In tough times, stress levels go up. Here are tips from several successful business owners on how to reduce stress while leading through hard times.
Dr. Ari Levy knows a thing or two about how Type A business Disruptors manage stress. Just ask any of his employees who have wandered into their office at 5 a.m., just in time to see Ari finish his daily workout.
After forgoing coffee for training, Ari spends his days reinventing healthcare and the way tightly wound business leaders manage their uniquely stressful lifestyles.
Trained as an internist, Ari cut his professional teeth by being around Type A Disruptors. He worked as a physician for the Chicago Blackhawks, for the executives at large corporations like McDonald’s and Whirlpool, and with high-stress professionals like hedge fund traders. It didn’t take him long to notice two things:
- Traditional healthcare was broken, and
- Even if it wasn’t broken, and it was, Disruptors require a different kind of care, one that is proactive and anticipates what’s going to happen. Disruptors, people who “break things better,” are not good at waiting—whether we are talking about how business works or taking care of their health.
A few years ago, Ari had a particularly stressful day. Because of a corporate restructuring, he lost his biggest client, which accounted for 80 percent of his business. While Ari would tell you he should’ve seen it coming and that his company had delivered great care for its clients, it was still a direct hit to his company and to his ego. “The writing was on the wall, it was a hard economic time, and the business had to make decisions about keeping people versus programs…and no matter how good we would’ve/could’ve been, it’s always been about the people for this group; so our time had come. In hindsight, I can understand it, but I’d be lying if I told you it wasn’t devastating.”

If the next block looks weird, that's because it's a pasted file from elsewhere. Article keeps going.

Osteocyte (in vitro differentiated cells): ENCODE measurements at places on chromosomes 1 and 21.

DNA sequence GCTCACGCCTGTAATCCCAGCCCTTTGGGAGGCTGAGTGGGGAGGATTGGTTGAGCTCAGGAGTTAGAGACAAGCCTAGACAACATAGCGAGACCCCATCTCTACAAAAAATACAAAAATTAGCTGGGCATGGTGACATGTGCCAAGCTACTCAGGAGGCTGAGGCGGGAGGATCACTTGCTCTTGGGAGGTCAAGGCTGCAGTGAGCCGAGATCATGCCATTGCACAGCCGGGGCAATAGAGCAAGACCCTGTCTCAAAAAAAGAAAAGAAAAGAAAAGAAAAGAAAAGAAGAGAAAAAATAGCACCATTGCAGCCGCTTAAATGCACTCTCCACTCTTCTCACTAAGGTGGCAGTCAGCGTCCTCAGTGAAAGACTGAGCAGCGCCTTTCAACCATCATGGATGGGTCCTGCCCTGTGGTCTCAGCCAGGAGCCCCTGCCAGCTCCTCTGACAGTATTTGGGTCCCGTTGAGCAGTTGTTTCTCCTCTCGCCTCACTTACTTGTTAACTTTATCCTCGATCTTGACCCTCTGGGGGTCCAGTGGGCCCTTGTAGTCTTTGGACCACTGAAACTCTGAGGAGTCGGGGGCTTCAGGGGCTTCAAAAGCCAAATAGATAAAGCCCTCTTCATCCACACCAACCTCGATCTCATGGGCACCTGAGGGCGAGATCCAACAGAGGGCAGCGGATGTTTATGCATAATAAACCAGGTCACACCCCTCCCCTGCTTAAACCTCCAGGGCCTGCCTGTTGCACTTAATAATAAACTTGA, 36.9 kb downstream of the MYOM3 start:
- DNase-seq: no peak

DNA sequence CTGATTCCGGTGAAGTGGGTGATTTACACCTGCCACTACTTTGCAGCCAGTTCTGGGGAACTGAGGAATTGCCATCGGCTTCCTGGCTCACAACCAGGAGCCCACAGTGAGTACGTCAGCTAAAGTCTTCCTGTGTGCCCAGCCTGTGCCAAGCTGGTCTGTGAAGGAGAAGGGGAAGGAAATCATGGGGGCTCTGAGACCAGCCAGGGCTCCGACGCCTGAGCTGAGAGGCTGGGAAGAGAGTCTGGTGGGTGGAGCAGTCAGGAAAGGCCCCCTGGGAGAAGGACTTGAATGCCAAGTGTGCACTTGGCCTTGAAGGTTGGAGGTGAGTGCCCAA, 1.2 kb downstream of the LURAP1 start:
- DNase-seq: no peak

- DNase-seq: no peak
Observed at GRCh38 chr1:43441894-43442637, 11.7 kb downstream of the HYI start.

For Ari and team, it was a rough few months, after shedding a few tears, letting go of employees, and figuring out what parts of a business were still viable and which parts weren’t, Ari also began his next journey. He founded SHIFT, a revolutionary approach to healthcare that combines medicine, fitness, nutrition, recovery, and coaching—all in one place. You’ll often hear Ari tell his clients, “Think of the SHIFT process like you are creating a business strategy for your body.”
“In times of great stress or adversity, it’s always best to keep busy, to plow your anger and your energy into something positive.” — Lee Iacocca
According to Ari, highly successful people approach life differently; so traditional care is ineffective for them. Says Ari, “When something isn’t working for a Type A business Disruptor, their reaction is often to double down: work more, drink more, play more and do more. Without a plan to manage your physical and mental health, this is a recipe for a tragic, stress-related ending.”
This “double down” instinct is precisely the challenge that Ari is helping to manage.
If you are a Type A business Disruptor, here are three actions that Ari recommends:
Fuel The Body And The Mind
Most people say, “Eat right, eat clean, follow X diet.” Dr. Levy says, “In my humble opinion, that just doesn’t cut it. Because life is dynamic and changing, we need to know how to fuel the body, as if it were a high-performing machine. Give it what it needs, when it needs it, so you can go out and crush what’s in front of you.”
- Use technology to make health easier. Apps like Lose It make it incredibly simple to track calories, food types, exercise, weight and sleep. Note how your engine is running based on what you are putting into it.